Unfortunately, during the Bush administration, the OLC has become known as a partisan enabler of legally and ethically questionable presidential policies, including those involving the use of torture. The OLC’s decisions have eroded the legitimacy of the office and given legal cover to behavior that most Americans — and most lawyers — regard as improper.
The Post notes that the Office of Professional Responsibility (OPR) is looking into the ethics of the OLC and its memo writing. I have now examined a series of cases which have been reviewed by OPR. My review leaves me convinced that OPR is an emasculated, politically immobilized organization. It’s stunning that notwithstanding a firestorm that erupted over OLC and its torture memoranda four years ago, notwithstanding the fact that they were ridiculed and condemned by the organized bar in the United States and around the world, no action was ever taken. OPR’s inaction speaks volumes about its lack of motivation. Today OPR exists to provide cover—to say that something is being “looked at”—but there is no evidence of any life force within the organization. The Office of Inspector General is a positive contrast, but OPR seems to devote more energy to blocking the Inspector General from doing its work than it does to any internal investigation on its own. No one has confidence in OPR any more. That’s a simple fact. It has betrayed the institution it should have protected.
The Post is correct about the role of the OLC. It has become an enabler for corrupt, dishonest and criminal policies. Its opinions shield gross misconduct. It has become, as Jack Goldsmith suggested, a mill generating “get out of jail free” passes to the Bush Administration’s political hack retainers.
OLC is dragging the Justice Department into depths it has never known before. And its descent has not yet even begun to slow.
More from Scott Horton:
Conversation — March 30, 2016, 3:44 pm
Joseph Hickman discusses his new book, The Burn Pits, which tells the story of thousands of U.S. soldiers who, after returning from Iraq and Afghanistan, have developed rare cancers and respiratory diseases.
The new docudrama The People v. O. J. Simpson: American Crime Story (FX) isn’t really about Orenthal James Simpson. It’s about the trials that ran alongside his — those informal, unboundaried, court-of-public-opinion trials in which evidence was heard for and against the murder victims, the defense and the prosecution, the judge, the jury, and the Los Angeles Police Department, to say nothing of white and black America. History has freed us from suspense about Simpson’s verdict, so that the man himself (played here by Cuba Gooding Jr.) is less the tragic hero he seemed in the mid-Nineties than a curiously minor character. He comes to the center of our attention only once, in Episode 2, at the end of the lengthy Ford Bronco chase scene — which in real life was followed by a surreal cavalcade of police cars and media helicopters, as well as an estimated 95 million live viewers — when Simpson repeatedly, and with apparent sincerity, apologizes for taking up so much of so many people’s time. It is an uncannily ordinary moment of social decorum, a sort of could-you-please-pass-the-salt gesture on a sinking Titanic, in which Simpson briefly becomes more than just an archetype.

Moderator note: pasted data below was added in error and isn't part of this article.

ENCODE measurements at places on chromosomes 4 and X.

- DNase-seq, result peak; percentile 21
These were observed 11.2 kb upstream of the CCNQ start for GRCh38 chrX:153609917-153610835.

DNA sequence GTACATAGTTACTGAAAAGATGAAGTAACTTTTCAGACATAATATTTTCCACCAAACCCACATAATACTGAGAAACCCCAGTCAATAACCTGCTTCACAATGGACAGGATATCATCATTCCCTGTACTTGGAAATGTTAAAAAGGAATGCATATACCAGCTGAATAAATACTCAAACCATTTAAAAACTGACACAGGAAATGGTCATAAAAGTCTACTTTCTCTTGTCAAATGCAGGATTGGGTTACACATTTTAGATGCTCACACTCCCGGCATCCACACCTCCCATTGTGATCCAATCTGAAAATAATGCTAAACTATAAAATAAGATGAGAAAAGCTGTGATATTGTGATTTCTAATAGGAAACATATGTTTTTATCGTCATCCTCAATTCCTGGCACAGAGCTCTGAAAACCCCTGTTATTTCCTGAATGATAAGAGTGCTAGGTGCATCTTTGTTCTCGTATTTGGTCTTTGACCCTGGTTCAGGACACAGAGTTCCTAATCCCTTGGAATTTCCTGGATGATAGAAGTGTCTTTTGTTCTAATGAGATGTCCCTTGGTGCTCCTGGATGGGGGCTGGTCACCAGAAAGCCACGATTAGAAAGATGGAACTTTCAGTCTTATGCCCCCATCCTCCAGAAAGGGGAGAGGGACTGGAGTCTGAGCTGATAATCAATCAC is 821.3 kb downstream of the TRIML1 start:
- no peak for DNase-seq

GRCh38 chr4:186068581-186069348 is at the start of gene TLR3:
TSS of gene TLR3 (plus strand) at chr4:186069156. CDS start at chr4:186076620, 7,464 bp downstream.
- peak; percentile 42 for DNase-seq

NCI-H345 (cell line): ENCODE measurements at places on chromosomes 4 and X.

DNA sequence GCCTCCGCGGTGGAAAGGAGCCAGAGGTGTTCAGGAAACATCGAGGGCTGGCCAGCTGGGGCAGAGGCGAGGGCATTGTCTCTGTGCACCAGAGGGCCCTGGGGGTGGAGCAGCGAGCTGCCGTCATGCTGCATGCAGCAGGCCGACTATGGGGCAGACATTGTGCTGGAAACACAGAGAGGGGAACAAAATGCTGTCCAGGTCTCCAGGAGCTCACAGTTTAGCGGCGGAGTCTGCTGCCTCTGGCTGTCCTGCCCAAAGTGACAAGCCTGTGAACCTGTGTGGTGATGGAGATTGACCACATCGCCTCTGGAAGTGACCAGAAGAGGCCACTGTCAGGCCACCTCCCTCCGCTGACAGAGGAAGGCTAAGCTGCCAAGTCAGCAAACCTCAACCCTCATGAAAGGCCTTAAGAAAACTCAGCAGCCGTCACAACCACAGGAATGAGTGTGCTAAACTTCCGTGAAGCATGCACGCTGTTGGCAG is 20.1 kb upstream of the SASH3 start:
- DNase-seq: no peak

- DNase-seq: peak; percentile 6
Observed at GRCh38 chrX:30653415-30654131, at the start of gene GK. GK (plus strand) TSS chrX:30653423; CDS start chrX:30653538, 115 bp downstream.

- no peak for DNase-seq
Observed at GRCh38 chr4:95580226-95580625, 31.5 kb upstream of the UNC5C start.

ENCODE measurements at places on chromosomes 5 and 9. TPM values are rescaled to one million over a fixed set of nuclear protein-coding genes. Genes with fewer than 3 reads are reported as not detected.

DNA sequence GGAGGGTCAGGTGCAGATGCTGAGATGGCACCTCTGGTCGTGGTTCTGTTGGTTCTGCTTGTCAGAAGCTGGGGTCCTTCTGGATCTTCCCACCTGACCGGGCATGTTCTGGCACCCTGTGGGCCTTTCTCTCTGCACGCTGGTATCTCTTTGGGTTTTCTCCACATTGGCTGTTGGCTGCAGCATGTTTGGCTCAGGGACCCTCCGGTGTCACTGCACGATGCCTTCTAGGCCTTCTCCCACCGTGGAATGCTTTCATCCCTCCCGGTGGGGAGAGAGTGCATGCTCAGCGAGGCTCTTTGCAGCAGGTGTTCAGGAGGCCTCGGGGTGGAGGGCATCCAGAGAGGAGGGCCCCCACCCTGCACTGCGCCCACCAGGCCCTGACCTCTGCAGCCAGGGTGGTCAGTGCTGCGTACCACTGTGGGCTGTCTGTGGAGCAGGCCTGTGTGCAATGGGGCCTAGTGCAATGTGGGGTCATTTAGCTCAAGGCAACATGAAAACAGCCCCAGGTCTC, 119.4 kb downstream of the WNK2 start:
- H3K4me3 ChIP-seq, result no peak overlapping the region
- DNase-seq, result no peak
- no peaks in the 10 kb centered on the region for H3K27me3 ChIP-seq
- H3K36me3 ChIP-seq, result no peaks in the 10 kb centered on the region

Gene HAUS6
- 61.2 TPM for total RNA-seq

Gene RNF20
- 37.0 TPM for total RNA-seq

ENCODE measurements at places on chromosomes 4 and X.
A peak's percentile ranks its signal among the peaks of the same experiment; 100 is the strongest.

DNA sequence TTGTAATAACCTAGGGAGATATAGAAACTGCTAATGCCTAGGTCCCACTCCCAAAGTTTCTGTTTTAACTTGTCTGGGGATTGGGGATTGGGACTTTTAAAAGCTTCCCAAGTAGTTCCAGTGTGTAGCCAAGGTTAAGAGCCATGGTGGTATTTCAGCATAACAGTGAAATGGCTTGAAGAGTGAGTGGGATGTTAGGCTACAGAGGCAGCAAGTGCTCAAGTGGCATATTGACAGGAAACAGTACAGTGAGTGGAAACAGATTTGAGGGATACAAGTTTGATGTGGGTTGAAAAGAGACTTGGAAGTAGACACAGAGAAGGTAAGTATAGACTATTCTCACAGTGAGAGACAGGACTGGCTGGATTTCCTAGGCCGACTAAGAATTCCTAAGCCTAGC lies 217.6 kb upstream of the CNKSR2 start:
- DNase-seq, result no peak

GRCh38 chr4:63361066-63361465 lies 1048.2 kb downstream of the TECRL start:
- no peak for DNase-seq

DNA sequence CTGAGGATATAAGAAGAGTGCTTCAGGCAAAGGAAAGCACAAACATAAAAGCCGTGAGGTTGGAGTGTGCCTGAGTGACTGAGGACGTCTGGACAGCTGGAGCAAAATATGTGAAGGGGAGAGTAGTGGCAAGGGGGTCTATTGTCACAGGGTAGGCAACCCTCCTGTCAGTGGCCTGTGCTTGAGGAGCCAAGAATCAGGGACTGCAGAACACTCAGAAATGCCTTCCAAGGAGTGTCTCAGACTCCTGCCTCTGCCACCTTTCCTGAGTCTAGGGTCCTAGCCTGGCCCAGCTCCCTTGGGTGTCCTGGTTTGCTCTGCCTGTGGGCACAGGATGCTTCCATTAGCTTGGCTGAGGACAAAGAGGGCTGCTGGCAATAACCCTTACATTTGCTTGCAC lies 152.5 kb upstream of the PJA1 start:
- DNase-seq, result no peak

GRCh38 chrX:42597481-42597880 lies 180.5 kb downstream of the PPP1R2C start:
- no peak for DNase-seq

Amount an auditor estimated last year that Oregon could save each year by feeding prisoners less food:
Kentucky is the saddest state.
An Italian economist was questioned on suspicion of terrorism after a fellow passenger on an American Airlines flight witnessed him writing differential equations on a pad of paper.
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“Matt was happy enough to sustain himself on the detritus of a world he saw as careening toward self-destruction, and equally happy to scam a government he despised. 'I’m glad everyone’s so wasteful,' he told me. 'It supports my lifestyle.'”